U.K. Fisheries Patrol Vessel Heads to Antarctica
A British Royal Navy ice-class vessel has docked in Hobart, Australia, en route to the East Antarctic and the Ross Sea.
The HMS Protector will conduct a fisheries patrol in the Southern Ocean with Australian officers.
Captain Rory Bryan said Protector’s crew would be boarding and inspecting fishing vessels in the Southern Ocean, including those fishing for Patagonian toothfish, to ensure compliance with Commission for the Conservation of Antarctic Marine Living Resources rules.
The region has traditionally been patrolled by vessels from Australia and New Zealand, but under the Antarctic Treaty, Commonwealth powers are combining to crack down on illegal fishing.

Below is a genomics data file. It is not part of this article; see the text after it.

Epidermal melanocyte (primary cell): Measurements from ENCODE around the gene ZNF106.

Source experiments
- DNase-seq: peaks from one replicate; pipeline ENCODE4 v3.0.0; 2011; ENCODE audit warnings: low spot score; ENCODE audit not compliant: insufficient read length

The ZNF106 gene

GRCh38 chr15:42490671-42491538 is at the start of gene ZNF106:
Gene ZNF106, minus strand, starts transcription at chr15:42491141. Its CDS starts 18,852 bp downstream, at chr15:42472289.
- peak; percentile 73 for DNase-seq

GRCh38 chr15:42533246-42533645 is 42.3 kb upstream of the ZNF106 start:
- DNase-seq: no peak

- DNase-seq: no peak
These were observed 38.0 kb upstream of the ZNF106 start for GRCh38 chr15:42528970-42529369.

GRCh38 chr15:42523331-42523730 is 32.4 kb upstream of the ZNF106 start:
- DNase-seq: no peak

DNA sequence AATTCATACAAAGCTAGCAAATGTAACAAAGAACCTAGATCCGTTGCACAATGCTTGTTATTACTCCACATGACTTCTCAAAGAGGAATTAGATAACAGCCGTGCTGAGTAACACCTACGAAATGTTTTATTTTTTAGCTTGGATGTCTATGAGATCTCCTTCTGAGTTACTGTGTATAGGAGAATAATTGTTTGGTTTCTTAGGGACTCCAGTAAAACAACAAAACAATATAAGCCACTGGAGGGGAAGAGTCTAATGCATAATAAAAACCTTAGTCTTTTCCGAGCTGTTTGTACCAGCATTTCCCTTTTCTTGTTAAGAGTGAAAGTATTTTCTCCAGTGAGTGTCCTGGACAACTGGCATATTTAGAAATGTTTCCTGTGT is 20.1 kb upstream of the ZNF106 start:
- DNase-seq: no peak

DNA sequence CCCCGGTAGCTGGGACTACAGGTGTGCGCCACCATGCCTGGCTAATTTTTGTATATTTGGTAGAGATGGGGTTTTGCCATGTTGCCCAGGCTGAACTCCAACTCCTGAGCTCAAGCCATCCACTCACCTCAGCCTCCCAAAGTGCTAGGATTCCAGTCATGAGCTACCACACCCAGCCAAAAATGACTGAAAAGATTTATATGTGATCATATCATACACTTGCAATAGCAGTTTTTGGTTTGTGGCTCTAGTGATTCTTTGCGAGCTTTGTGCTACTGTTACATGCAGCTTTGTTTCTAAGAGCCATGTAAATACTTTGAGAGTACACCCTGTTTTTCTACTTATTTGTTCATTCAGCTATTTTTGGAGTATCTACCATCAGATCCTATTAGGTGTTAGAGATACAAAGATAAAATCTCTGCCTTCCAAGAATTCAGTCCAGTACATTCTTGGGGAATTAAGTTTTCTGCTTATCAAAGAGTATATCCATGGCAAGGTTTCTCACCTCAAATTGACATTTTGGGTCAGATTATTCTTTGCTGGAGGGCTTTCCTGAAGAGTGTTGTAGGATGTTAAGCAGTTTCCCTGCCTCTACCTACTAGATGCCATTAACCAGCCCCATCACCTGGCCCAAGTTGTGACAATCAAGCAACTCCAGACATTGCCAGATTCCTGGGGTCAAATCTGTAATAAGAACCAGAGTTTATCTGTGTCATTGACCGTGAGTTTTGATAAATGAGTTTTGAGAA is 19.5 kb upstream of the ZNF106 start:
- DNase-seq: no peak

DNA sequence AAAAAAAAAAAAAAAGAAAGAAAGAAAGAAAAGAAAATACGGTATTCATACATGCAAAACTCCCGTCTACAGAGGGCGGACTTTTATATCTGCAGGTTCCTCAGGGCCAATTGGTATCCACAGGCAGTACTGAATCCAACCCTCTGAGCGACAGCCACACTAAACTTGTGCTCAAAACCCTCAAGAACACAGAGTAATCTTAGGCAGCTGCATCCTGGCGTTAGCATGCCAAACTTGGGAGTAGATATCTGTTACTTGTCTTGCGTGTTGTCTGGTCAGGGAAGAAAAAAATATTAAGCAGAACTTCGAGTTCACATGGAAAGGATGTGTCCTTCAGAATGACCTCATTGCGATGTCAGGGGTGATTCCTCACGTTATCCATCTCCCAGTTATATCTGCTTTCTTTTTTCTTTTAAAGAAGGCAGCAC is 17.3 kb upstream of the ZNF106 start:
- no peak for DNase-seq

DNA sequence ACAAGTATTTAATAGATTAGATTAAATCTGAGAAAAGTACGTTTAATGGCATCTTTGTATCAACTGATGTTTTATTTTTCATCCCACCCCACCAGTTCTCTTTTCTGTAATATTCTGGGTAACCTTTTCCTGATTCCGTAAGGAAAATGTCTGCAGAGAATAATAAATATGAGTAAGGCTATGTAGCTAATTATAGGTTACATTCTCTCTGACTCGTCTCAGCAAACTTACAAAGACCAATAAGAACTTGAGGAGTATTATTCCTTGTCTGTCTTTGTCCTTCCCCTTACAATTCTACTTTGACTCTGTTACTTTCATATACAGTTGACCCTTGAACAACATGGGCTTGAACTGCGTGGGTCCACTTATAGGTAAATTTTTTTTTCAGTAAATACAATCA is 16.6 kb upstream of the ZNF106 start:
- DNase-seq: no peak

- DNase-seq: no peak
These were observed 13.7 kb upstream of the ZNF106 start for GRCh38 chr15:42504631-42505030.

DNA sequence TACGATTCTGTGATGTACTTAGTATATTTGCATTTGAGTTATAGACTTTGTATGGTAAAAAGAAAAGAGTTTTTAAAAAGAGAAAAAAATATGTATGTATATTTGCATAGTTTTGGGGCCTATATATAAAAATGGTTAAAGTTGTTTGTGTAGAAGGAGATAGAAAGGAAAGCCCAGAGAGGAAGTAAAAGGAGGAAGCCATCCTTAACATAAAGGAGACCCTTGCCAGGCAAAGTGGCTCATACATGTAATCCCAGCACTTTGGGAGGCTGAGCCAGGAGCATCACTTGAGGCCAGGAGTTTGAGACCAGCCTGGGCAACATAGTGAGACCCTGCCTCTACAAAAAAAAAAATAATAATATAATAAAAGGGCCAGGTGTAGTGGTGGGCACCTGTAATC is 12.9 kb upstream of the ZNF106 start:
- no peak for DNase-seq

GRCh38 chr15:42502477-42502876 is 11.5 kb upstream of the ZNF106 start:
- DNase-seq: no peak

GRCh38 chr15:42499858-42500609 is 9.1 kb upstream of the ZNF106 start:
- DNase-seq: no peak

The move coincides with Japan’s announcement that it will continue its mission in the Southern Ocean, in defiance of last year's ruling at the International Court of Justice, and its whaling fleet set sail on Tuesday.
Asked whether Protector would observe the whaling fleet if it was encountered, Captain Rory Bryan told local media: “Obviously if we see anything illegal we would observe it. But I think that it's extremely unlikely. It's a very large area we're talking about here, and we're mainly concentrating on the toothfish fishery.”
U.K. High Commissioner Menna Rawlings said Britain was disappointed with the Japanese decision to resume the killing, after its previous program was outlawed by the International Court of Justice.
“We're talking to Australia about possible next steps,” Rawling said on Tuesday in Hobart. “And of course we'll raise our concerns directly with the Japanese government as well.”
Protector’s voyage will be a first for the Royal Navy in the Southern Ocean waters below Australia and New Zealand since 1936.